7. Many U.S. officials attribute the CIA’s inability to thwart the terrorist attacks in New York and Washington to rules that discouraged the CIA from utilizing gangsters, death squad leaders and other “unsavory” characters as sources and assets. There’s been a lot of talk lately about lifting such rules and unshackling the CIA so it can engage in assassinations. But didn't enlisting unsavory characters set the stage for tragic events on Sept. 11. The CIA trained and financed Islamic extremists to topple the Soviet-backed regime in Afghanistan. Now, some of the same extremists, most notably bin Laden, have turned their psychotic wrath against the United States. Instead of adding billions of dollars to the CIA's budget, shouldn’t you hold accountable the shortsighted U.S. intelligence officials who ran the covert operation in Afghanistan?

8. John Negroponte, the new U.S. ambassador the United Nations, says he
intends to build an international anti-terrorist coalition. During the mid-1980s, Negroponte was involved in covering up right-wing death squad activity and other human rights abuses in Honduras when he served as ambassador to that country. Doesn’t Negroponte’s role in aiding and abetting state terrorism in Central America undermine the moral authority of the United States as it embarks upon a crusade against international terrorism?

9. The attacks on the World Trade Center and the Pentagon brought home the frightening extent to which U.S. citizens and installations are vulnerable to terrorist attacks. If terrorists hit a nuclear power plant, it could result in a public health disaster. In the interest of protecting national security, shouldn't you phase out the 103 nuclear power plants that are currently operating in the United States? Why doesn’t your administration emphasize safe, renewable energy alternatives, such as solar and wind power, which would not invite terrorism?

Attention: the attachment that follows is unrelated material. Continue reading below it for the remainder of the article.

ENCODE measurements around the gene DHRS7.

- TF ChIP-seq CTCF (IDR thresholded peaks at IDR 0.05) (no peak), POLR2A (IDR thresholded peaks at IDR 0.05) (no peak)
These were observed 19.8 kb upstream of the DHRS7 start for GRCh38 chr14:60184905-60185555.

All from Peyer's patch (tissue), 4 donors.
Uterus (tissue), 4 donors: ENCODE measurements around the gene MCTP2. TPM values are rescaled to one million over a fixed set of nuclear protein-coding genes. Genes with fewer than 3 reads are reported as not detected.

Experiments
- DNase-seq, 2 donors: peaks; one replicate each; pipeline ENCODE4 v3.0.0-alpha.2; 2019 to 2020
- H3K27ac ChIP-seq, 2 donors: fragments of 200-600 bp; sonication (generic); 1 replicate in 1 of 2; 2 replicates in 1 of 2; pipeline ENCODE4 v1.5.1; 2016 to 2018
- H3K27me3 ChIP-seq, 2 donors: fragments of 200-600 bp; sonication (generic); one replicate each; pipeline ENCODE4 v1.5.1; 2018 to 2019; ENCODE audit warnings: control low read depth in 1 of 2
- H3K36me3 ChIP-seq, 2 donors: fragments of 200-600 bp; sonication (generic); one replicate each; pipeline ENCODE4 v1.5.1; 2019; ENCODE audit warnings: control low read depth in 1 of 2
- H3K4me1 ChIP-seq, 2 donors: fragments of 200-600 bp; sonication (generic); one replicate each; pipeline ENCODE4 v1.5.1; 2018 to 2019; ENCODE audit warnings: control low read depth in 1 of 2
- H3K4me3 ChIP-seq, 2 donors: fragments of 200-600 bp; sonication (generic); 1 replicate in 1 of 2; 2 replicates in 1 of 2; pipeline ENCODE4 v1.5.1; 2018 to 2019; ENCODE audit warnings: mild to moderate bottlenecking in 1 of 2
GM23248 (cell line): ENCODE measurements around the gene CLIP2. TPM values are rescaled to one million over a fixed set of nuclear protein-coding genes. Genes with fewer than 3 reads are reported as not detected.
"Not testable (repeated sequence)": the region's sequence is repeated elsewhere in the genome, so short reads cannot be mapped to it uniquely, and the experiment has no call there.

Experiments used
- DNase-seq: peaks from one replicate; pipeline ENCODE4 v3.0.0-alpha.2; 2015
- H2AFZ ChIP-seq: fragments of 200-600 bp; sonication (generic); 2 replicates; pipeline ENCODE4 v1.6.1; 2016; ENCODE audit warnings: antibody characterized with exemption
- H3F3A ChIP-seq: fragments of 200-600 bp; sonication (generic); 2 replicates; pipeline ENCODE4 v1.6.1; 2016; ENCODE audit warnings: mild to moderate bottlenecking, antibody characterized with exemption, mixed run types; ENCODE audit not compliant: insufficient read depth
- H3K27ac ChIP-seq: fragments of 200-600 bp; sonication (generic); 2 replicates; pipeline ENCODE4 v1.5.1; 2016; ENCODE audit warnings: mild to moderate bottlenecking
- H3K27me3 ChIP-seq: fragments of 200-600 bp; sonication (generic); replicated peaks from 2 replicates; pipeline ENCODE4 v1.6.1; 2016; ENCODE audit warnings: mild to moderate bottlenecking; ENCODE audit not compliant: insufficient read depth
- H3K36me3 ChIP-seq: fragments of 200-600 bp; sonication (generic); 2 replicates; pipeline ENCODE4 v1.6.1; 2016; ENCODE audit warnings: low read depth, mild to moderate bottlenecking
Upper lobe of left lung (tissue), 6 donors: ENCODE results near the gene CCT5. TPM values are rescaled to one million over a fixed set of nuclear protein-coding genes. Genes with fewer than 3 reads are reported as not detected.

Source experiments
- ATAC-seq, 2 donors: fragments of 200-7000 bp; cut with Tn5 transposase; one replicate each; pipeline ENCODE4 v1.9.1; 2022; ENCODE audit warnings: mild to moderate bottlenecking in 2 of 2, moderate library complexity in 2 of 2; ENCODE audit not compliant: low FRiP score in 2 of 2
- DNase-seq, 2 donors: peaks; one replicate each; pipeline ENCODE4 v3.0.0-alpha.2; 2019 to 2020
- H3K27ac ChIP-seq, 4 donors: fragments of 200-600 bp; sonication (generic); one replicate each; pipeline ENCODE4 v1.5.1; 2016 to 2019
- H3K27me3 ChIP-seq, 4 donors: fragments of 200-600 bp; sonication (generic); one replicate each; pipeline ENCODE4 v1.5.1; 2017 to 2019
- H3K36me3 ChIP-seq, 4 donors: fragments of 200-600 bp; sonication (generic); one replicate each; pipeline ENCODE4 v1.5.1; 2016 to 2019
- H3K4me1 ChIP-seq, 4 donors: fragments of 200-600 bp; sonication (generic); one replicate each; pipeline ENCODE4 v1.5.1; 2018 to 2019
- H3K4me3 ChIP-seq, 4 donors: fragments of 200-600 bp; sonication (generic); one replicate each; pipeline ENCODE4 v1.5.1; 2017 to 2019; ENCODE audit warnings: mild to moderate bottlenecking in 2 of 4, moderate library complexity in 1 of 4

10. After years of lobbying against rigorous safety procedures, the heads of the airline industry will receive a multibillion-dollar taxpayer bailout for their ailing companies. Given your support for the airline rescue package, do you now agree that letting the free market run its course won’t solve all our economic and social problems? That’s what anti-globalization activists have been saying all along.

11. Sept. 11 will be remembered as a day of infamy in the United States because of the terrorist attacks in New York and Washington. In Chile, Sept. 11 also is remembered as the day when a U.S.-back coup toppled the democratically elected government of Salvador Allende in 1973, initiating a reign of terror by Gen. Augusto Pinochet. Given your administration’s avowed stance against terrorism, will you cooperate with the various international legal cases that are homing in on ex-Secretary of State Henry Kissinger for colluding with Pinochet’s murderous regime?

12. You say you’re a loving man, but no empire, including today's United States, has been loved by those under its domination. As hideous as it sounds, there are many people on the planet who consider the Sept. 11 attacks a response – however twisted or demented – to past U.S. actions, including air strikes that killed innocent civilians in Iraq, Sudan, Serbia and Afghanistan. Do you agree that some U.S. behavior has contributed to the spread of fanaticism around the globe and shouldn't that be acknowledged?

13. What do you expect to accomplish if you bomb Afghanistan? Mightn't this galvanize Islamic fundamentalist movements that are already powerful in Algeria, Egypt, Pakistan, Sudan, the oil-rich Arab monarchies and the Balkans? Adept at manipulating real grievances, terrorist networks breed on poverty, despair and social injustice. Do you think you can wipe out or even reduce this scourge without seriously and systematically addressing the root causes of terrorism?

Martin A. Lee (martinalee117@yahoo.com) is the author of Acid Dreams and The Beast Reawakens.

Back to Front